Sperone Westwater Sculpture Exhibition A Bust-See

by articulatenyc

Giovacchio Fortini (Settignano 1690-Florence 1736). Latona. marble. 31 7/8 x 26 inches

Sperone Westwater‘s current exhibitions, “Marble Sculpture from 350 B.C. to Last Week” and “Portraits/Self-Portraits from the 16th Century to the 21st Century,” offer a unique juxtaposition of  the classical with the contemporary. The exhibitions showcase the evolution of  two artistic mediums and the ways in which the functions of sculpture and portraiture have changed throughout history . In the portraits, for instance, the works by Old World Masters often romanticize their subjects. They employed allegory and references to ancient mythology as a means of evoking the erudition or elevated status of the sitter. Contemporary portraits often forgo this regality and idealization in favor of emotion and honesty.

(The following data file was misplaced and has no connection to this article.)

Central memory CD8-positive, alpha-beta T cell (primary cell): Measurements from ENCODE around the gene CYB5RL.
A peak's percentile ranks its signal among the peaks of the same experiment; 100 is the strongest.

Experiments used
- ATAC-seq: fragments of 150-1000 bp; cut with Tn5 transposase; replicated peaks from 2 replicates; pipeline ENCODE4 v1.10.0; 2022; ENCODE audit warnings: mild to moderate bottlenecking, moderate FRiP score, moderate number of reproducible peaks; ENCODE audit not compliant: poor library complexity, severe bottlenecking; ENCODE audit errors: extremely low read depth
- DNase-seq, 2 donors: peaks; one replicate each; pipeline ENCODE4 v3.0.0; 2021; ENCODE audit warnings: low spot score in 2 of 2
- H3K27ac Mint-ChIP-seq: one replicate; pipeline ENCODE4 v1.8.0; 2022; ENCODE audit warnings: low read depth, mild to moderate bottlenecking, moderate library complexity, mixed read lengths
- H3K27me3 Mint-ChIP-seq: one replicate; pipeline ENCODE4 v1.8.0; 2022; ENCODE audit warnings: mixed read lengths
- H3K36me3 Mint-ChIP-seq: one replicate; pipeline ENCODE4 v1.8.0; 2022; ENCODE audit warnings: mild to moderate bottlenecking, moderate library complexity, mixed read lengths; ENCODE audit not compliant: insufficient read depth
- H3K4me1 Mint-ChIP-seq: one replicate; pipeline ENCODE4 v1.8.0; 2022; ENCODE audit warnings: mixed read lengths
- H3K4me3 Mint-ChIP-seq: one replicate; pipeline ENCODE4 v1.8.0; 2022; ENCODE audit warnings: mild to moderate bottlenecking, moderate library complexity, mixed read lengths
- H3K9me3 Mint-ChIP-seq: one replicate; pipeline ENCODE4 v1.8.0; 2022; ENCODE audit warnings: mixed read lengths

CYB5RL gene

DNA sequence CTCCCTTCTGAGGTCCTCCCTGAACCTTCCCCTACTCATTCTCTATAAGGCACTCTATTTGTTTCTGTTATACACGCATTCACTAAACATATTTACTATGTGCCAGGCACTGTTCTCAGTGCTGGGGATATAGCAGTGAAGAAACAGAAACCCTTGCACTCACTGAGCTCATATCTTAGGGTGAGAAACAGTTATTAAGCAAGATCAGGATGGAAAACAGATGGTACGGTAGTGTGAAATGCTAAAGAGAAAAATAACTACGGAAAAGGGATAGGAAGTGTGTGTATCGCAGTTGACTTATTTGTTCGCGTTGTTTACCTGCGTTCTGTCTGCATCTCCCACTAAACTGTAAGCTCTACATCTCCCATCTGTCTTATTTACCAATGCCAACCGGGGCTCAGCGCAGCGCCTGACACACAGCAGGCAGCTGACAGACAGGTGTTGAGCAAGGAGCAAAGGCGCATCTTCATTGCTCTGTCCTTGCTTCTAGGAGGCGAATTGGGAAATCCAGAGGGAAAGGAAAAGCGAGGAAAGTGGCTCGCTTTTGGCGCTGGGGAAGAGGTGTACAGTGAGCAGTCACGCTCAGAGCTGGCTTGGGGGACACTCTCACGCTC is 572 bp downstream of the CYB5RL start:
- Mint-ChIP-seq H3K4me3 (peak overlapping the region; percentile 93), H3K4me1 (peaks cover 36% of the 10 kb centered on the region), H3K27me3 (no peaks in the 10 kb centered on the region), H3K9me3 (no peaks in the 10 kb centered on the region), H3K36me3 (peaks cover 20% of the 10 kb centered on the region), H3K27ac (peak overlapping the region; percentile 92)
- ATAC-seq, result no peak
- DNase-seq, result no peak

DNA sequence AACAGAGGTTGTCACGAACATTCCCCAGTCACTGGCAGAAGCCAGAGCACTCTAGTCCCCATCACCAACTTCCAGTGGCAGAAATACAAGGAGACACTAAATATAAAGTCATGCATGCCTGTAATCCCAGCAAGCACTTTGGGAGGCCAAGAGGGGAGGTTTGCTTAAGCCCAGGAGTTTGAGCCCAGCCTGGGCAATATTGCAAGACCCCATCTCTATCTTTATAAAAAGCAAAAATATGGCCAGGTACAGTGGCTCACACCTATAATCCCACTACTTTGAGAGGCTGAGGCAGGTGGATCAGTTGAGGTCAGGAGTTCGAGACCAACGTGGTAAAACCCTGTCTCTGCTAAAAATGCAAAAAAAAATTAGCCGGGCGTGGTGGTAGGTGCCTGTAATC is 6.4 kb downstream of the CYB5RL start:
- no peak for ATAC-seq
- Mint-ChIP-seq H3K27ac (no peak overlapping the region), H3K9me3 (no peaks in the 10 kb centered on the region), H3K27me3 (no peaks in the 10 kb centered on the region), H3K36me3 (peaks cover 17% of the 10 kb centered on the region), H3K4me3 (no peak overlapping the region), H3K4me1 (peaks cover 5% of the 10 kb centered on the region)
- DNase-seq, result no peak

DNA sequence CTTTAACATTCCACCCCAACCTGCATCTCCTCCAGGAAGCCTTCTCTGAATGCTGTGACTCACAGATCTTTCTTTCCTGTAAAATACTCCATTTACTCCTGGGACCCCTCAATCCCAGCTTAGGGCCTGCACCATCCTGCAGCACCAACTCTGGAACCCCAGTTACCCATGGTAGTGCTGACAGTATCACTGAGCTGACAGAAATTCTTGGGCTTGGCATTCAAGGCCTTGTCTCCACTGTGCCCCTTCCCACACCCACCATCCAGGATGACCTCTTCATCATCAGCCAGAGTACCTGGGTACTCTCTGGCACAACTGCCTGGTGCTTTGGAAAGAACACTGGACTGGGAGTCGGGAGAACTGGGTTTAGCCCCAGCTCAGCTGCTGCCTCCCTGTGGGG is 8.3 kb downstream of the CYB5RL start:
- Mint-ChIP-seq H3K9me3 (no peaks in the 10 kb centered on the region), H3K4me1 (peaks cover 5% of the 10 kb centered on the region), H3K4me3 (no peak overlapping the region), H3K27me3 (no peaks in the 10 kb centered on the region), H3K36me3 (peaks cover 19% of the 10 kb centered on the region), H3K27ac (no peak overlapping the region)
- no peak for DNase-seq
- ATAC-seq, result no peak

When looking at the sculpture collection you’ll notice somewhat less of a dichotomy between the contemporary and classical works. Ai Weiwei’s Marble Doors (2007), for instance, work themselves seamlessly into the program. But, works like Tom Sachs’ marble industrial-sized trashcan, Brute (2009-2010), garner no confusion as to their age. Particularly outstanding works in the exhibition are those by Italian scultore Giovacchio Fortini and Francesco Ladatte.

“Marble Sculpture from 350 B.C. to Last Week” and “Portraits/Self-Portraits from the 16th to the 21st Century” are both on view at Sperone Westwater through February 25, 2012.

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